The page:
promoter may incorporate genes from the host creating virulent new


CaMV can recombine with insect viruses and propagated in insect cells

(D. Zuidema et al. J. Gen. Vir. 71: 312, 1990). Thus it is likely that

as large numbers of humans consume CaMV modified tomatos recombination

between CaMV and hepatitis B viruses will take place creating a

supervirus propagated in plants, insects and humans.

Plant biotechnology has grown out of recombinant DNA research that began

in the early 1970's. The special nature of recombination has been

debated since that time. In recent years, government regulators on the

American and European continents, under pressure from well-funded lobby

representing the biotechnology industry, have chosen to ignore the

special nature of recombination. They have chosen instead to base

regulations on existing frameworks for toxic chemicals and pathogenic

organisms. Ignoring the special nature of recombination is likely to

have costly, if not terminal, environmental consequences. A worst-case

example includes the complete cloning of Human Immunodeficiency Virus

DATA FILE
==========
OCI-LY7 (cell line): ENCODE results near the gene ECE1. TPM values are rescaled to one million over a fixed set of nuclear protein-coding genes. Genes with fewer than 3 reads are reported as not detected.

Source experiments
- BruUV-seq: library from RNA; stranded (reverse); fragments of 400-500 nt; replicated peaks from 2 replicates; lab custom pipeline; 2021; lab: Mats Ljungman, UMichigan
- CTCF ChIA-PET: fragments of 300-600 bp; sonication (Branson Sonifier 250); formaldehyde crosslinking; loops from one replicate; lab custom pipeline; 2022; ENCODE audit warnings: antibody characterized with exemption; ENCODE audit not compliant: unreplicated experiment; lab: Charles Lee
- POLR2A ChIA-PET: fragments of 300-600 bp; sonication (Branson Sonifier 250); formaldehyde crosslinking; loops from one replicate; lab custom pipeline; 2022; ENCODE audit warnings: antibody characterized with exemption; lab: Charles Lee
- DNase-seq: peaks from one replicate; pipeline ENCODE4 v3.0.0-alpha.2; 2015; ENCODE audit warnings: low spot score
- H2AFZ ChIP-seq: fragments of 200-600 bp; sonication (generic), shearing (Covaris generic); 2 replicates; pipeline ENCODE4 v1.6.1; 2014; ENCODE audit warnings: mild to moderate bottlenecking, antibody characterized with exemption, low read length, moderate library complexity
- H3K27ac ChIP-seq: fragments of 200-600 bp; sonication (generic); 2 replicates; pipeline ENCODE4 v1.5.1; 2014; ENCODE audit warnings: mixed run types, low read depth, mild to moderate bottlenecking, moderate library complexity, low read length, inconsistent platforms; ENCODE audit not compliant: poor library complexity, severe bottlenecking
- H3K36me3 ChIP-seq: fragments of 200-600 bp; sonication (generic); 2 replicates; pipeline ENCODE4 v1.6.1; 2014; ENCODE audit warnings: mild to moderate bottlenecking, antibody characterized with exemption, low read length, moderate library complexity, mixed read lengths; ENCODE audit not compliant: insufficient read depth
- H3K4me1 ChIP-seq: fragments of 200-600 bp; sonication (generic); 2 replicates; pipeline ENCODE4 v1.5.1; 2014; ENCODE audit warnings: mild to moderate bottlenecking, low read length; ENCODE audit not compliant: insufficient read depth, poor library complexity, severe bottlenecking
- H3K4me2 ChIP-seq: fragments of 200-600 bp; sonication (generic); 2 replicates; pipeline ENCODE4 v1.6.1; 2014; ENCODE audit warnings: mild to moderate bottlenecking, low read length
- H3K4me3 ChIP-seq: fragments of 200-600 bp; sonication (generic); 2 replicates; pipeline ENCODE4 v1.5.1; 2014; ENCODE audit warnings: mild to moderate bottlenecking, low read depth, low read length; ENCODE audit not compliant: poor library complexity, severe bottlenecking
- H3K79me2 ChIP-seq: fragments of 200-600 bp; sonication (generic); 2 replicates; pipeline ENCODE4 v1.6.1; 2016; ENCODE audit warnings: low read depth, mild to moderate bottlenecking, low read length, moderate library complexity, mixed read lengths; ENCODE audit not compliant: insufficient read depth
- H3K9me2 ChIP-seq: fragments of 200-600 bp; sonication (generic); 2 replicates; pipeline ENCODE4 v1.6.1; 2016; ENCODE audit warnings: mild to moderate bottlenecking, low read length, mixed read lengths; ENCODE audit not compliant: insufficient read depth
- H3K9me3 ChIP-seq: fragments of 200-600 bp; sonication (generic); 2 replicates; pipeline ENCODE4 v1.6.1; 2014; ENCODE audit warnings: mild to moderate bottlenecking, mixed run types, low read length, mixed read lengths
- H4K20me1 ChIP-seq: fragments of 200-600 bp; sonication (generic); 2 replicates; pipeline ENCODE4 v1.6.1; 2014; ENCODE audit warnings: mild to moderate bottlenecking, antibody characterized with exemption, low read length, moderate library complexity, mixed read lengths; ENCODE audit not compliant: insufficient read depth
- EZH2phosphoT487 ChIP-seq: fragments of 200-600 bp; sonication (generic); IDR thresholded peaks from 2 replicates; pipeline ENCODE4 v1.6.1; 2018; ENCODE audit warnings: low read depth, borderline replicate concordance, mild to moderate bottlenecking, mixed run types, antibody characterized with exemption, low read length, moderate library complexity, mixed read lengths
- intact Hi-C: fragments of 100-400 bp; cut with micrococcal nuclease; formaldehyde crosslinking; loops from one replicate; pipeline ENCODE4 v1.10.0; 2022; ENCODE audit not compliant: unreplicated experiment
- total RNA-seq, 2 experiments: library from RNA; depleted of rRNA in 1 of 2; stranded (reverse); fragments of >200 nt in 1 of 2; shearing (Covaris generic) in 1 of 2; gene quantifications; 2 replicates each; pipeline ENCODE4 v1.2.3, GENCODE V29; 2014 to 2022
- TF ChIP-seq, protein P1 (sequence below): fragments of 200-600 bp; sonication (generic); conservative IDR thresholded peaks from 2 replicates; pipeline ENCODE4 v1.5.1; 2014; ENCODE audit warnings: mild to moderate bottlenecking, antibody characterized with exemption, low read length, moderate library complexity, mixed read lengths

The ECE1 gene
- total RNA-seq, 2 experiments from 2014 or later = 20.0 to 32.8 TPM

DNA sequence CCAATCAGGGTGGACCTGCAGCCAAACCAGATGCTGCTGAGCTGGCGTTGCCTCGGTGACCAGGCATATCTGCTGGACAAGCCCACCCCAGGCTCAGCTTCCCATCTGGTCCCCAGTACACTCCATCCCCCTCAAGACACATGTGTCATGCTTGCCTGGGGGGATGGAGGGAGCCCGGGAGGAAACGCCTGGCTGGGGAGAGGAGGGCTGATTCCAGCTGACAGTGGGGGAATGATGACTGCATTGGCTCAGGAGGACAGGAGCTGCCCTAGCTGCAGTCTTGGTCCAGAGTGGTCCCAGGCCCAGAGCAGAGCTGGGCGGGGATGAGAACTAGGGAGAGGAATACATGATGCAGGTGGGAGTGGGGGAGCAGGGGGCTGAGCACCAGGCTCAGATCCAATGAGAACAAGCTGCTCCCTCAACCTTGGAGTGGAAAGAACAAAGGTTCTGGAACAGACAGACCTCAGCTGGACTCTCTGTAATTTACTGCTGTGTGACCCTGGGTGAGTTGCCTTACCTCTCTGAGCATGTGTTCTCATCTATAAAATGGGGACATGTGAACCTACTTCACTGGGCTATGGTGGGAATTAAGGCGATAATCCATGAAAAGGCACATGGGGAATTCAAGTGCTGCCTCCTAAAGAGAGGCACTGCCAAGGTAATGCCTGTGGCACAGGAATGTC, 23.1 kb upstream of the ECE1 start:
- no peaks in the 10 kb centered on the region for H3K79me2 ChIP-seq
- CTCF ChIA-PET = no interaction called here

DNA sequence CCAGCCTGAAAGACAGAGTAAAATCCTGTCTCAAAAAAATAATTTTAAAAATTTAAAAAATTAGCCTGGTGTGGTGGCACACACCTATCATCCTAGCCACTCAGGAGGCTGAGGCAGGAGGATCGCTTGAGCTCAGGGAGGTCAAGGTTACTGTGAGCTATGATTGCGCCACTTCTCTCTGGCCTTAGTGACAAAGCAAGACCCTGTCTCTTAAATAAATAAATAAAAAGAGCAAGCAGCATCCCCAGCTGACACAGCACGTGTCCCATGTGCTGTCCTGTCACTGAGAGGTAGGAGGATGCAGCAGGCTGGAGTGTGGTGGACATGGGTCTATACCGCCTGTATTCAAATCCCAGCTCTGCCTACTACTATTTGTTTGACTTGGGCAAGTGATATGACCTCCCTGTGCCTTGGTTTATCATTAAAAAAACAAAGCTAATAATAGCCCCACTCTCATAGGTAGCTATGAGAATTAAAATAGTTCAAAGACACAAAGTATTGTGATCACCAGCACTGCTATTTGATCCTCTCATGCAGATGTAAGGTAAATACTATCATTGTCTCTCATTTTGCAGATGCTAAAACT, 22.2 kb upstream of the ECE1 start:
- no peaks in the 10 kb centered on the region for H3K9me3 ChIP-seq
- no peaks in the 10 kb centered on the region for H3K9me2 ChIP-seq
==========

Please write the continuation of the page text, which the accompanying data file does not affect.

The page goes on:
(HIV) on an E. coli plasmid. When the plasmid is used to transform

animal cells, intact HIV viruses are released from the cells. A careless

(but legal) release of HIV bacteria to the environment would allow the

plasmid to transfer to Salmonella as well as E. coli. Thus, numerous

mammals and birds could contain HIV bacteria which could transform the

animals, which would in turn produce HIV particles unable to target the

animals T-cell receptors but easily transmitted to humans. When all the

animals are HIV carriers, human survival would be marginal. The special

concerns of recombination in plant biotechnology include the viruses and

bacteria used in crop plant construction and gene flow between related

crop plants and weeds in the field.

Currently most experts agree that virus diseases such as influenza gain